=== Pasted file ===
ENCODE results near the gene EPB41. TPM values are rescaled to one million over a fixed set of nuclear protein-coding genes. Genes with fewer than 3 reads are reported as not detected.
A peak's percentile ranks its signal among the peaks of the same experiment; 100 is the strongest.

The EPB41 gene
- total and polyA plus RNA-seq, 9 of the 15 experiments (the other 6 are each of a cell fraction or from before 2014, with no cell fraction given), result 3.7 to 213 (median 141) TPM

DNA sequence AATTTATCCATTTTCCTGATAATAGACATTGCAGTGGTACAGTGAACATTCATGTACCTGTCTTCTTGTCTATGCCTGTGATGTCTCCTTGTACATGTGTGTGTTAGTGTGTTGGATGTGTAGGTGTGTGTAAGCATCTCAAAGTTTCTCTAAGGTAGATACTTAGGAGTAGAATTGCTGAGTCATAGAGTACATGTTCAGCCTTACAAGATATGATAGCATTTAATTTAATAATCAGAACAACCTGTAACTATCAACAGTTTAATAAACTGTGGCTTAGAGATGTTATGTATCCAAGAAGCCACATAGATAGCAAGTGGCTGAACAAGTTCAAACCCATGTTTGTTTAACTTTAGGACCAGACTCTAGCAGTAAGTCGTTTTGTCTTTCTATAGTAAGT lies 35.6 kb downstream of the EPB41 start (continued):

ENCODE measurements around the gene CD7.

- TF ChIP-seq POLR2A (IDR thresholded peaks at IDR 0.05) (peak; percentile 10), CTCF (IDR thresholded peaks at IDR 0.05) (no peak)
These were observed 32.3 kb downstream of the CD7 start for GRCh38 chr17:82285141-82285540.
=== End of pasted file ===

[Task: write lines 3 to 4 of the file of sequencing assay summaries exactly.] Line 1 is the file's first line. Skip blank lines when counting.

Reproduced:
The EPB41 gene
- total and polyA plus RNA-seq, 9 of the 15 experiments (the other 6 are each of a cell fraction or from before 2014, with no cell fraction given), result 3.7 to 213 (median 141) TPM